So you are telling me that class GermanShepherd can't have access to Dog class's private variables?[/quote]
I'm more curious why you are telling me that the user of Dog can't have public access to the dog's Fang.

Or are you going to argue that some dogs don't howl, so they don't fit together in a class. Should I compose GermanShepherd class from Dog class?[/quote]
Unless a GermanShepherd has some kind of implementation detail that differs from regular dogs, it should actually be:
Dog myGermanShepherd(...initialization data for the minor differences...);

But if the GermanShepherd *does* have implementation details that differ from regular dogs, a GermanShepherd is-a Dog, so inheritance is correct in this situation. The question is, does a GermanShepherd really need to know the implementation details of its Dog base to function? Every class should mostly be a black box, lest your subclasses become dependent upon implementation details that may later change. Dependency on interface details are fine (and unavoidable), but not implementation details.
You are arguing against inheritance, not against protected variables![/quote]
I am arguing for proper use of inheritance and composition, which gets rid of the need for protected variables. smile.png
Good design eliminates every need for protected variables and functions (at least that I can think of), with only the possible exception of virtual functions... and I'm not even sure if that is truly needed.

Protected variables are fine, if we need them - since good design eliminates the need, why have them if they only enable bad design?

As a beginner programmer, I went from "all members public", to "all members private" (I've also done, "all base class members protected"). Now, I recognize that you can't make hard and fast rules that say "always do X" or "always do Y", so my member variables are more and more becoming public again, unless they are an implementation detail, or unless the implementation needs to do something when setting or getting them. A subclass can easily access the public elements, and use the getters to access the non-public but interface-visible variables.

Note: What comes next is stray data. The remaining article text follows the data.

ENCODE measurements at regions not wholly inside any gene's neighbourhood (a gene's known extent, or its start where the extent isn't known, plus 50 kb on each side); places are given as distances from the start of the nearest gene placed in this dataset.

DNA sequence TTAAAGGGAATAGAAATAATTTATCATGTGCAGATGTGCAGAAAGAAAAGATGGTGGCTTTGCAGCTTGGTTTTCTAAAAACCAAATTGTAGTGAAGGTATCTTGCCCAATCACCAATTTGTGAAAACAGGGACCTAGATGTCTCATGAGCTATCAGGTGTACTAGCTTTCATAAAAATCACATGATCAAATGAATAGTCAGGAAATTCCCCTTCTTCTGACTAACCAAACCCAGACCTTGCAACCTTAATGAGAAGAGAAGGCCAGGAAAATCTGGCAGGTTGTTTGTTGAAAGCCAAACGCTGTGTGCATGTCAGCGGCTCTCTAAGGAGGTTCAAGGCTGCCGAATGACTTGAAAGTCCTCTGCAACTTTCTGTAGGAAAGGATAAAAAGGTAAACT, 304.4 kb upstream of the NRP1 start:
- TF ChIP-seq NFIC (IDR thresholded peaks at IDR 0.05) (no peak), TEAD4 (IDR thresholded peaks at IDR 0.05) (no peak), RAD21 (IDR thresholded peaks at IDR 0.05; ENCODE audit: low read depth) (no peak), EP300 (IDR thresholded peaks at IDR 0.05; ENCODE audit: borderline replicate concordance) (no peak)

I don't think a subclass should be able to access anything that a standalone function can't.

I obviously can'y say, "Every use ever of protected variables come from bad design", but I can say, "Every single of my uses of protected variables were a result of my bad design" (or else me doing it "just because"). They probably have some kind of use in butchering the C++ language in weird ways to add new language features, like Boost does.

Boost 1.50 shows 133 uses of of 'protected' in 10,335 classes*, less than 1.5% - so I guess Boost has found some uses for them - they may be misusing them, however, but I'd bet the average Boost developer is a better programmer than I (but again, Boost abuses C++ features to extend the language - so it's not regular code).

*[size=2]869,059 lines of code, not including whitespace. Edited by Servant of the Lord

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I think its useful when your intending on creating a derived class that is derived from multiple parent classes.

Can you elaborate on that?

Does that read as: it's useful to have protected members in parent classes when using multiple inheritance?

IMO if you're in the unfortunate situation that you must use multiple inheritance, don't add more confusion to the mess with protected members.